By Larry Levine –

What are you doing New Years, New Years Eve?

That’s the refrain from an old song. It’s also a question you should start to think about now if you haven’t already done so. Even in this down economy, New Years Eve tends to loosen up people and their pocket books. The result is crowded resorts and restaurants and reservations that get more and more difficult as the day nears. So, here are some things to consider and some hopefully helpful hints.

Do you want to get away to someplace quiet and secluded? Or is your taste more toward big city hot spots and crowds? Want to stay near home, or get away for a few days? Cold weather OK? Or are you looking for sunshine?

Southern California, Northern California, the coast or desert, Hawaii, New York, New Orleans, Las Vegas … You can read about the restaurants mentioned below by going to – the restaurant recommendation web site that has been visited by diners in 39 countries.

SAN FRANCISCO – Get a room at the historic St. Francis Hotel at Union Square and get a dinner reservation at Michael Mina, a Michelin star restaurant right in the hotel. Before dinner walk across the street for a sunset drink at the Starlight Room at the top of the Sir Francis Drake Hotel. Even on rainy nights, the views are terrific.

CENTRAL CALIFORNIA – See if you can still get in to Chateau du Sureau in Oakhurst, the gateway to Yosemite National Park. Then get a dinner reservation at Erna’s Eldeberry House. It’s probably the most magnificent secret in all of California. If you’re feeling lucky you might try to get a reservation at the Ahwahnee Hotel in Yosemite Valley for another night, but that’s highly unlikely.   

CENTRAL COAST – Check out some of the hotels on Moonstone Drive in CAMBRIA. It’s right across the street from the ocean. For dinner head for The Sea Chest Oyster Bar & Seafood Restaurant. No credit cards and no reservations. Just outside of SANTA BARBARA is the swank San Ysidro Inn with The Stonehouse restaurant. Want something more secluded? Try the tiny town of Ballard. Get a room at the Ballard Inn and book yourself for dinner at The Restaurant at The Ballard Inn.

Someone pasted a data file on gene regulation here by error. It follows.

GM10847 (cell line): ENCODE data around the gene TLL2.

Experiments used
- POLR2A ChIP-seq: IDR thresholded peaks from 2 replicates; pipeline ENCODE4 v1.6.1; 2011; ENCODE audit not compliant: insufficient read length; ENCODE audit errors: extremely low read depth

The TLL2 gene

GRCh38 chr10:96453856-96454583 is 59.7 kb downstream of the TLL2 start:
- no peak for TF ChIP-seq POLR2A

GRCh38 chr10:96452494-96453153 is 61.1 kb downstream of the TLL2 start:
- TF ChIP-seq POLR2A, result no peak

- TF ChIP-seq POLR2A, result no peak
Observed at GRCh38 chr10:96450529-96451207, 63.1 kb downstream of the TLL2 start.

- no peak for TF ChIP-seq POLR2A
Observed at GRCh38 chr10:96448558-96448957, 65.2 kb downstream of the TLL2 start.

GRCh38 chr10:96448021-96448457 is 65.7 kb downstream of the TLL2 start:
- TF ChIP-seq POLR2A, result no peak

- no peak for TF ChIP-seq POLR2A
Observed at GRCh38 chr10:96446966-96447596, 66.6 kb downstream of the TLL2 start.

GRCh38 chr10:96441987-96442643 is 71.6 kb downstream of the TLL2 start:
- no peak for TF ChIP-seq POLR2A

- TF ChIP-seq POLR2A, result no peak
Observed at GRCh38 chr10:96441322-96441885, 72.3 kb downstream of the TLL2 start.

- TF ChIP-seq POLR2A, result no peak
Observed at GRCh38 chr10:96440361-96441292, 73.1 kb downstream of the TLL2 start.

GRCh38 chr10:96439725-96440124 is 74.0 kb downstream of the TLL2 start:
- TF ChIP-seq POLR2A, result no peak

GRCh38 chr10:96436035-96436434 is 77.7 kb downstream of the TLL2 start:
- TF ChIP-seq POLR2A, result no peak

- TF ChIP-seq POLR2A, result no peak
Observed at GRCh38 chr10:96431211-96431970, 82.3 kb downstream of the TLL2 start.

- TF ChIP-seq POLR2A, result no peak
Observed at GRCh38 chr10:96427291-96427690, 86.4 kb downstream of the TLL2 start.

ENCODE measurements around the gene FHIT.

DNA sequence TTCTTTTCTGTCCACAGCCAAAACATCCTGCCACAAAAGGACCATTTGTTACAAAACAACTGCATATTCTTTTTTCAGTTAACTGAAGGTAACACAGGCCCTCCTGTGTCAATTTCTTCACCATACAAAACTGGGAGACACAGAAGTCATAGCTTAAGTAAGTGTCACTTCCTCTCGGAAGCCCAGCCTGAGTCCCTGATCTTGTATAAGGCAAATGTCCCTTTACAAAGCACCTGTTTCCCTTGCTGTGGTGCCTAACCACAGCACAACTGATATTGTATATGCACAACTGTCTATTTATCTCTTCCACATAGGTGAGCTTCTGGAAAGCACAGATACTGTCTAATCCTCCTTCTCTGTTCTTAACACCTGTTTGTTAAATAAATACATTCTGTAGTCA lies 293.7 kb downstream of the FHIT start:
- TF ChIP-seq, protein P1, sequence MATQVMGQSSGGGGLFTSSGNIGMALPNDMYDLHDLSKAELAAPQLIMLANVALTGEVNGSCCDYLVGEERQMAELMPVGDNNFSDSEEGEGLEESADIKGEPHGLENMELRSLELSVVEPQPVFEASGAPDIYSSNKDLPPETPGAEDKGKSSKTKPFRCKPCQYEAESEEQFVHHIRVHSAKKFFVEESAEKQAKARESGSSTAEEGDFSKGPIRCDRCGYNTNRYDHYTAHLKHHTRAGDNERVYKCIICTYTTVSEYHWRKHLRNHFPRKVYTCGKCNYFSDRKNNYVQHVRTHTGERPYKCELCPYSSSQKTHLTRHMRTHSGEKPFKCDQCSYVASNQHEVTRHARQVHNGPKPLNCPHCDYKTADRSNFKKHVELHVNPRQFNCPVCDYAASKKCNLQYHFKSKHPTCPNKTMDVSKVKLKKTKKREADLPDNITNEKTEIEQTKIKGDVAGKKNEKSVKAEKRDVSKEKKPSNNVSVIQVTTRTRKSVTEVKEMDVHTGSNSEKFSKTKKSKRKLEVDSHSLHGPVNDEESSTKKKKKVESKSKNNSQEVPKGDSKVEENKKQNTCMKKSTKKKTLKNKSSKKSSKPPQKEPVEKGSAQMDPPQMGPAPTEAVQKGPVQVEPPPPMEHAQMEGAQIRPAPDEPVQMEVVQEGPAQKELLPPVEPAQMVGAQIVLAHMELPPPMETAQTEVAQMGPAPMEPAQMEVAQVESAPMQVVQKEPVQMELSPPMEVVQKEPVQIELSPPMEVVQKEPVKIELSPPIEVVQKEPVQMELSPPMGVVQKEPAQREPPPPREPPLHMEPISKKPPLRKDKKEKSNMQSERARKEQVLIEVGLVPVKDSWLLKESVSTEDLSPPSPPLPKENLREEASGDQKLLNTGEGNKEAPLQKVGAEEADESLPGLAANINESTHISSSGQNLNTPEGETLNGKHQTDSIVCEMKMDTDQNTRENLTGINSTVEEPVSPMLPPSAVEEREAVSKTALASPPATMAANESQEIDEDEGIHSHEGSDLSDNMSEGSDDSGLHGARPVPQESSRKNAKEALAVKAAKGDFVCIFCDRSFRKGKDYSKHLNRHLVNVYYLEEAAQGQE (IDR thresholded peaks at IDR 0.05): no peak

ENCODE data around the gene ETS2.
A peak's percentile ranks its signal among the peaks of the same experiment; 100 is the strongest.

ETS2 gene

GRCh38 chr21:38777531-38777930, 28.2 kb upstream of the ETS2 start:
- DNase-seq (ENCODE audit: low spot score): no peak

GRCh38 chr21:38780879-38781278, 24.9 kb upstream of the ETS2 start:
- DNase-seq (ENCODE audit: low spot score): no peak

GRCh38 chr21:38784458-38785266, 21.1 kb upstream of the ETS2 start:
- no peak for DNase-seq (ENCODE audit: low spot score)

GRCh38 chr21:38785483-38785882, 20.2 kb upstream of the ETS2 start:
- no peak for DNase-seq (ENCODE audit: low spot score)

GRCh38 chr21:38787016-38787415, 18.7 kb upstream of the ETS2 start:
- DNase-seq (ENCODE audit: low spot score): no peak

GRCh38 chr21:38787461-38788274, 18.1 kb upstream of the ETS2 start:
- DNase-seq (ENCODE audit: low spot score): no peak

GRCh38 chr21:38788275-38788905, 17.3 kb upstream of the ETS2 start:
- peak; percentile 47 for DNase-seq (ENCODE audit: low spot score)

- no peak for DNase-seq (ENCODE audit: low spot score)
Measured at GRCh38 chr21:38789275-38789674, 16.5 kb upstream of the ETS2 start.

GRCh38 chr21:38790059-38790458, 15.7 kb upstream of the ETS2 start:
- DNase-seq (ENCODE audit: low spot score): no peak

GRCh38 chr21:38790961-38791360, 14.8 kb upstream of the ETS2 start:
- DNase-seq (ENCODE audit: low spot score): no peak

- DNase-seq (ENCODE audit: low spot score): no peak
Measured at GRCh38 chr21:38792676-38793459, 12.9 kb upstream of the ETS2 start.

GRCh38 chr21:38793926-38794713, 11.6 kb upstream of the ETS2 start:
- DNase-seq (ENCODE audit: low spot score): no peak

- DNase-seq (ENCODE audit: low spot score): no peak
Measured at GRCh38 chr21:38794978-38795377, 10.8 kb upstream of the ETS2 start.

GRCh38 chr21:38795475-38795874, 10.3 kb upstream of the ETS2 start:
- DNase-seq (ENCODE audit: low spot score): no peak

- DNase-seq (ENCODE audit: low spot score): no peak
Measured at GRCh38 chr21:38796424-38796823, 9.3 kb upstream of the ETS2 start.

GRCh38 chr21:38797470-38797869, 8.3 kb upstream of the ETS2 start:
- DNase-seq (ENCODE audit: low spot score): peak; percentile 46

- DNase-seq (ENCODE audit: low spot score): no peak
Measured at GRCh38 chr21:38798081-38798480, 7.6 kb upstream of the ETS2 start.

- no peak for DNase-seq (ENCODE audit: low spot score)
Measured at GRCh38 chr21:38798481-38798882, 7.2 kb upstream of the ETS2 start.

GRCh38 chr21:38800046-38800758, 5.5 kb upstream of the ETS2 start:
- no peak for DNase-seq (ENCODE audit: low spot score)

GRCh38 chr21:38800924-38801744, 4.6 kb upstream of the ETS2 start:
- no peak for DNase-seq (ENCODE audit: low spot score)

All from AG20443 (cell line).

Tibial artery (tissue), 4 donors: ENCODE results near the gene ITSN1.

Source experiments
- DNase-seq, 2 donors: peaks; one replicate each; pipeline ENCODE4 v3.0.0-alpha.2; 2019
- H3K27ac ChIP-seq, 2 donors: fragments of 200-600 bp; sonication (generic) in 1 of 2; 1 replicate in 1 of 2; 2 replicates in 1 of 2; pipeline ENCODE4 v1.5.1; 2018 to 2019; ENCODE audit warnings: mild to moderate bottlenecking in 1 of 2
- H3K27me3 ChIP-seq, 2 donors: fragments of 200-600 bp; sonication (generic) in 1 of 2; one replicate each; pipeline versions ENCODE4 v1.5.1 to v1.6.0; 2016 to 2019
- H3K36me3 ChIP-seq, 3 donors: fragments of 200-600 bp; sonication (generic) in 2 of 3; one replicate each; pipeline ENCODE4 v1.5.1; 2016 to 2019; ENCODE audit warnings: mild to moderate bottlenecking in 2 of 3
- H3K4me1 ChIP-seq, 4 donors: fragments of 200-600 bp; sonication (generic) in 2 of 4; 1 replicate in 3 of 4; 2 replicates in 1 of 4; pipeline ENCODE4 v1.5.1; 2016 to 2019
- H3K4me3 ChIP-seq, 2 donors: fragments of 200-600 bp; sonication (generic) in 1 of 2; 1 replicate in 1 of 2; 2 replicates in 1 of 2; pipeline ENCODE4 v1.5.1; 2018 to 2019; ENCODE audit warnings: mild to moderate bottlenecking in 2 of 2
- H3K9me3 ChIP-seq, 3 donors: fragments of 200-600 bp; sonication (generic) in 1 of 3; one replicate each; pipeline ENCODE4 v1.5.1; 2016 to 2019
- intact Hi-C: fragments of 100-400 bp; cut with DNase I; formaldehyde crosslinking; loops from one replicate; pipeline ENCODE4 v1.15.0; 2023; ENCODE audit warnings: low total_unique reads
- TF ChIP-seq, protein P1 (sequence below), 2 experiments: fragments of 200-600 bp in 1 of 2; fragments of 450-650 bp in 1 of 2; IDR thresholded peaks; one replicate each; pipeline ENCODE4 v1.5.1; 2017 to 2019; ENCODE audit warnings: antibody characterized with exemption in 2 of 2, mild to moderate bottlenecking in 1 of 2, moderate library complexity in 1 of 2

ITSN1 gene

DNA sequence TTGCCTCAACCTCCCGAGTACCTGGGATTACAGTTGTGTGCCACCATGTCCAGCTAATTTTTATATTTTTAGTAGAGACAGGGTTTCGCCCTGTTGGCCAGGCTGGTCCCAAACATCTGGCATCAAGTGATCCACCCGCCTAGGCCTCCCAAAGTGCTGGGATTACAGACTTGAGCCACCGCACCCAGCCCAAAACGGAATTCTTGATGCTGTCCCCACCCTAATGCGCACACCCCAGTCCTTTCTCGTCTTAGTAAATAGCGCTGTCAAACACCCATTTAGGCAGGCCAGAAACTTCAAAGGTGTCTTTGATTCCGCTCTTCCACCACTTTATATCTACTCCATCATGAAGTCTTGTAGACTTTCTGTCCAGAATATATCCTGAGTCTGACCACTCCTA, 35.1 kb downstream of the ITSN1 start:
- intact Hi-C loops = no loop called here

SANTA MONICA – This coastal city has become a restaurant Mecca. For a hotel with atmosphere and views try either Casa del Mar or Shutters. You can opt for dinner at Catch at the former or One Pico at the latter and be assured of an excellent meal. Nearby, Chinois on Main is an extraordinary choice. A few blocks up the street is The Lobster. Or you can go inland a little way to the Michelin starred Melisse, one of my two favorite restaurants anywhere in California.

SAN DIEGO – Check into the historic U.S. Grant Hotel, get a dinner reservation at de’Medici Cucina Italiana and be prepared for a New Years Eve street scene in the Gaslamp District.

SAN DIEGO COUNTY – In North County up the coast from the City of San Diego you have two outstanding choices. There’s Park Hyatt Aviara Resort (formerly Four Seasons) with its Aviara restaurant and an Arnold Palmer designed golf Course. Or there’s the Inn at Torrey Pines with A.R. Valentien restaurant and to golf courses, including one that was the site of the 2008 U.S. Open.